A Millennial expects to be treated differently than a Baby Boomer in the digital world, just as each would expect the same if they walked into a financial institution and sat down with a professional. Each generation has different needs, and therefore they have varying interests to look out for, content that they find valuable, and connections that are relevant to them. Trust is established when you speak to your audience and their concerns feel acknowledged, listened to, and addressed.
Batch-and-blast emails aren’t going to accomplish this. Marketing automation helps direct content that addresses varying needs (retirement savings, college funds, credit card debt, buying a home, celebrating a wedding, etc.). Its ability to reach customers on a personalized level cuts through the digital noise and raises above the competition, while amplifying and providing exponential growth in the ability to communicate with a far wider audience, as opposed to the traditional 1:1 meetings.
The difference between having a digital presence and engaging through digital channels
The sleek, good-looking website is no longer enough to keep your customers enticed. Posting to your social media accounts does not guarantee an audience anymore (even if you have followers). Digital advertising is only a small aspect of digital marketing and it can’t be solely relied on to generate leads. Even populating your blog and including good SEO isn’t enough, and that’s supposed to reign king.
Don’t get me wrong–all the above are essential components to digital marketing and play their important role in the buyer’s journey. However, combined together, they still lack the personalization and subsequent trust that credit unions and banks need to substantially bring in customers and gain their loyalty.
Connect your prospects with sales — when they’re ready
A hounding sales person is never a feel-good approach, especially when the subject is the prospect’s finances (whether personal or business). As the customer journey evolves and the research phases are more independent and purposeful, marketing automation can provide real-time alerts and lead nurturing that makes the connection feel personalized and welcoming. The real-time alerts provide instant notification for contacts, leads, and user activities, which then allows your team to begin nurturing leads with relevant content at the right time.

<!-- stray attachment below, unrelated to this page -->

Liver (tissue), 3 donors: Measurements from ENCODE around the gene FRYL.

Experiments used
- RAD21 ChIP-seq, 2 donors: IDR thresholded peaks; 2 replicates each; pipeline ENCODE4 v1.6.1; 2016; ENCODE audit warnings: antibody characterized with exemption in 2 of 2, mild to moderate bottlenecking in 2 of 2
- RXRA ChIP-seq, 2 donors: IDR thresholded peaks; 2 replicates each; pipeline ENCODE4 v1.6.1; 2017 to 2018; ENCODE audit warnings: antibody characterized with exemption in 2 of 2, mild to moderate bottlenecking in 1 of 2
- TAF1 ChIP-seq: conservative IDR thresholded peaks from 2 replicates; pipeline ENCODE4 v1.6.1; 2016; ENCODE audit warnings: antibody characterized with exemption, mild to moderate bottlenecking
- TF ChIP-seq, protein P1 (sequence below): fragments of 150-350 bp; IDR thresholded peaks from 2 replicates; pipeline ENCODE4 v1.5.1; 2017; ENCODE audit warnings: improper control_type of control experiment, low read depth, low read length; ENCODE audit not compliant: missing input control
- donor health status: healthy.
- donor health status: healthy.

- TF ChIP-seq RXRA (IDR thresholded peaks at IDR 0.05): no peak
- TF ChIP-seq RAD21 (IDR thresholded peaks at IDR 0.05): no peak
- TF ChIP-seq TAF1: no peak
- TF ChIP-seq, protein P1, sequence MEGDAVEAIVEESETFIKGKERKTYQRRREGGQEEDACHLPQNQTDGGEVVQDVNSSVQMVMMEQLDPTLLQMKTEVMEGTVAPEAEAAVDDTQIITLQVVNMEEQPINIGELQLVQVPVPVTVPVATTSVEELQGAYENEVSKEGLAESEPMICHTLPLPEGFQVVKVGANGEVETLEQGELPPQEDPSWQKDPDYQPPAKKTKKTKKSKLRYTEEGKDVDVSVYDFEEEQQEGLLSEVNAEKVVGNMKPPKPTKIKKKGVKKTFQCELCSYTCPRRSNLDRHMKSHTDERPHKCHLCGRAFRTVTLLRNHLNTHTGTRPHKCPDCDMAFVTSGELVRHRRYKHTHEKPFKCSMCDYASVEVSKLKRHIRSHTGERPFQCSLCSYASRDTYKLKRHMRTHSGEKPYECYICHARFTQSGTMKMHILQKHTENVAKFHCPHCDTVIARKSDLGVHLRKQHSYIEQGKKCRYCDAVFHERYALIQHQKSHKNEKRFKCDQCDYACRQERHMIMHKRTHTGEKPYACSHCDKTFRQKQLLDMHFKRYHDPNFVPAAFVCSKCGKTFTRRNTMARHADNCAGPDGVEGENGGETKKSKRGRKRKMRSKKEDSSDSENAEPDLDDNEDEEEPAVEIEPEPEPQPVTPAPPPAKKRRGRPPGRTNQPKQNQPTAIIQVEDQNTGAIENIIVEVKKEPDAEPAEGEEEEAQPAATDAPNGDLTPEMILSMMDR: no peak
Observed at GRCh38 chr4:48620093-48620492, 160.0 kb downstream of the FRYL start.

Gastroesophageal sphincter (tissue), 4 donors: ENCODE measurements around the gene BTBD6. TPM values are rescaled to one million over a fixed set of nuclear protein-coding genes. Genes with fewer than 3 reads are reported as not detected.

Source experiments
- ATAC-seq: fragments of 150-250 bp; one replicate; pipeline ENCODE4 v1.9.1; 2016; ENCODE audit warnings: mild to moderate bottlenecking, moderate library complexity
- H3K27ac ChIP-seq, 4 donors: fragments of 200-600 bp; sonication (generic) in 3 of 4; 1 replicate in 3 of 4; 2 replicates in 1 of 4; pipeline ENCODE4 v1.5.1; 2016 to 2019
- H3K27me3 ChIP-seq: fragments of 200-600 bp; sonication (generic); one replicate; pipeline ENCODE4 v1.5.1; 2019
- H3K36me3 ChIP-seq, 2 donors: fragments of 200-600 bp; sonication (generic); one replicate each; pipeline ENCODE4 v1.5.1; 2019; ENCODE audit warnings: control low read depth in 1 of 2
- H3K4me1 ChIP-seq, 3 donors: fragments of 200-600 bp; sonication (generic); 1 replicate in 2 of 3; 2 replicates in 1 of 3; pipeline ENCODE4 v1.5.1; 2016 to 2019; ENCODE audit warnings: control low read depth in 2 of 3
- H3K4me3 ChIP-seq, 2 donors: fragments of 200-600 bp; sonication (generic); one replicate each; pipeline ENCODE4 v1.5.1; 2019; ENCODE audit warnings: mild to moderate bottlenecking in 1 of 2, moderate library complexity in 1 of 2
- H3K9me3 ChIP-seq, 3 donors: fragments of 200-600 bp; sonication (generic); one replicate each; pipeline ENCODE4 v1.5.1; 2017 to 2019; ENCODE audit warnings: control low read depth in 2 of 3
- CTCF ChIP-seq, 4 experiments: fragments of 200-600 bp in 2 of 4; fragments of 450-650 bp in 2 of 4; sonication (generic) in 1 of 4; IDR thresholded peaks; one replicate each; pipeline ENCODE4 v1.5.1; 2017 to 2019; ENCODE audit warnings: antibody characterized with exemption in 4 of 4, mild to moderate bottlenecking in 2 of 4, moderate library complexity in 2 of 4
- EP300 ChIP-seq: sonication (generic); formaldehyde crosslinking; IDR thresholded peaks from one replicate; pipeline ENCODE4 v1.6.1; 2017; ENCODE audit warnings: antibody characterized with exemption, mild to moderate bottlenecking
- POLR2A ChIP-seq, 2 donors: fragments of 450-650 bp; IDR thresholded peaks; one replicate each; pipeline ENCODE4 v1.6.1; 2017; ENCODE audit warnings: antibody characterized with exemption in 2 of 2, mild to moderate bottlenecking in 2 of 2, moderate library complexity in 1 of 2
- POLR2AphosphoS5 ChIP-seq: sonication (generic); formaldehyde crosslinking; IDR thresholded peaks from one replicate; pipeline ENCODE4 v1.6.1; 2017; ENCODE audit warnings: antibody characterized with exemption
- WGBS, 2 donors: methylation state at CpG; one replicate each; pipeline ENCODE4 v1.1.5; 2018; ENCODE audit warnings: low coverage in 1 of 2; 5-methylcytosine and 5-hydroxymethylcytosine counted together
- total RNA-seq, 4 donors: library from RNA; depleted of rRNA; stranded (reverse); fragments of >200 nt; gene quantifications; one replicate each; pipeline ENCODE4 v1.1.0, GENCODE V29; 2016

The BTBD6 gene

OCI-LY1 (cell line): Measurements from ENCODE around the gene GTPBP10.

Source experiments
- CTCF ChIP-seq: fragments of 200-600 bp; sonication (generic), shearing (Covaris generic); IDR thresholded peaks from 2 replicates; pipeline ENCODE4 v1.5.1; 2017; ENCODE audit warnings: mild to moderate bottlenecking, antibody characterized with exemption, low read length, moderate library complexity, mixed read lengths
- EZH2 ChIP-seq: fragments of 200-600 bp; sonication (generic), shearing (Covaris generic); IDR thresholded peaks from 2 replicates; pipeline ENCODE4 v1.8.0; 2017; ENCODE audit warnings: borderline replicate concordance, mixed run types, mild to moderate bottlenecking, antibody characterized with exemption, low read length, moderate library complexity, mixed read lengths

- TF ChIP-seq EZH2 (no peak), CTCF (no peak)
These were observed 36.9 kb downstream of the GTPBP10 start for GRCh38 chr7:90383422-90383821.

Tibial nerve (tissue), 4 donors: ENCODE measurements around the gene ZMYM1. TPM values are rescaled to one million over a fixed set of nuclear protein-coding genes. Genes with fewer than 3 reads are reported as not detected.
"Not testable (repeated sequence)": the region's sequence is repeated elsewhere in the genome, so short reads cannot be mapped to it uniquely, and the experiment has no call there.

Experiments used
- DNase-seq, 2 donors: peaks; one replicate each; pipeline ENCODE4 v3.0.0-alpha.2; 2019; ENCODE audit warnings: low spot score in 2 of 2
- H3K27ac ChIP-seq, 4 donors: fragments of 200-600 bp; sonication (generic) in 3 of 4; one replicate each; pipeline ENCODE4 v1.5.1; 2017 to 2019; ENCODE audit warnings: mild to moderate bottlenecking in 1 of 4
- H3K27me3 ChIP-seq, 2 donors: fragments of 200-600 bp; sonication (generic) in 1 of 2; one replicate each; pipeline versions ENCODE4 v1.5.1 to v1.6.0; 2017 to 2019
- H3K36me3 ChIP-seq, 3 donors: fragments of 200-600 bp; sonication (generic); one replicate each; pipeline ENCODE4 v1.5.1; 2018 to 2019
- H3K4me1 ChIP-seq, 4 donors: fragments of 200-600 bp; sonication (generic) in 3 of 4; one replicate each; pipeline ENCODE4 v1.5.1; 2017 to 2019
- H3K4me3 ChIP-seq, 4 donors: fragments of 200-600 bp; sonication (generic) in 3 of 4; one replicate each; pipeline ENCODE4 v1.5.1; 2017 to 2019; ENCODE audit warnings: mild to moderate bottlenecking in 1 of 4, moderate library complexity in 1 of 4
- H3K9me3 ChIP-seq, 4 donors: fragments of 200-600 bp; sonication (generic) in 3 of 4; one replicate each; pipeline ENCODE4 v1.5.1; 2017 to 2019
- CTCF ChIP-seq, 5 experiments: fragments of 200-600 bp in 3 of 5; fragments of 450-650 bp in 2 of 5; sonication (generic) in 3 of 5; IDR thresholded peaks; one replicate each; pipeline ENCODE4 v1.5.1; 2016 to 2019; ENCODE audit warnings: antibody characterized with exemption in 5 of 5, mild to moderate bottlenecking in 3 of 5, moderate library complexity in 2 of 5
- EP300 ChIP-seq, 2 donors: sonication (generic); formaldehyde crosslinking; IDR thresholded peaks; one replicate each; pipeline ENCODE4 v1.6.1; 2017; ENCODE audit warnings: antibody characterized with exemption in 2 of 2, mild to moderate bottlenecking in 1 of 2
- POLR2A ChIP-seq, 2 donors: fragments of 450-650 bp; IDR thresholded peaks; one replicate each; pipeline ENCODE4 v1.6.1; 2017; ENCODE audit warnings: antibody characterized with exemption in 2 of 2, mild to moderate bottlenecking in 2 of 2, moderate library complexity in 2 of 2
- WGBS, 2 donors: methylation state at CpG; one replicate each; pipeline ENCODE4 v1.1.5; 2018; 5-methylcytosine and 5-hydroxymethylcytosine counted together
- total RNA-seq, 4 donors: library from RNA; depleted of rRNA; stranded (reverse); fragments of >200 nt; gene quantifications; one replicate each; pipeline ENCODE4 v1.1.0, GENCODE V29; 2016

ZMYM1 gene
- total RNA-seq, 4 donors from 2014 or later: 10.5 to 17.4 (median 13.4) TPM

Compare that to the unwanted sales attempt just because the consumer stumbled upon the business’s website.
Marketing automation efficiently connects the link between marketing and sales as it helps to plan, implement, and optimize the buyer’s journey. It ensures that the precious time and money invested in generating the lead hasn’t been wasted, and you as a financial professional are able to hone in on the most qualified leads.
Similarly, perhaps an individual was interested in applying for a credit card and moving through the research phase by exploring your website, looking at peer reviews, and finding value in your white papers or blog posts. This prospect began filling out an application, though never completed it. Maybe because he simply got distracted and forgot, or she was uncertain of how to answer a specific question. Whatever the reason, it’s important to acknowledge this prospect got that far in the buying process, so most likely still has interest in completing the application, or at the very least lingering curiosity in the business.
It makes sense as the financial institute to have a strategy in place for this occurrence, which may include a follow-up email from a financial advisor inviting to connect and answer questions, or even a simple reminder that there is a pending application. However, only 17% of banks and credit unions have a defined digital application abandonment process, according to the State of Digital Growth Report. So while 83% of the competition does nothing to capitalize on those initial leads, this is your opportunity to break free of the noise and reach out to the consumer by use of marketing automation.
Watch the webinar!
Interested in learning more about marketing automation for financial institutions? Our Senior Product Marketing Manager, Cheri MacFarlane, spoke with James Robert Lay, Founder and CEO of Digital Growth Institute for an information-packed webinar. “The Power of Marketing Automation: Why You Should Care” dives into the benefits of marketing automation for financial institutions, and how marketing and sales teams can maximize their digital growth potential with this tool.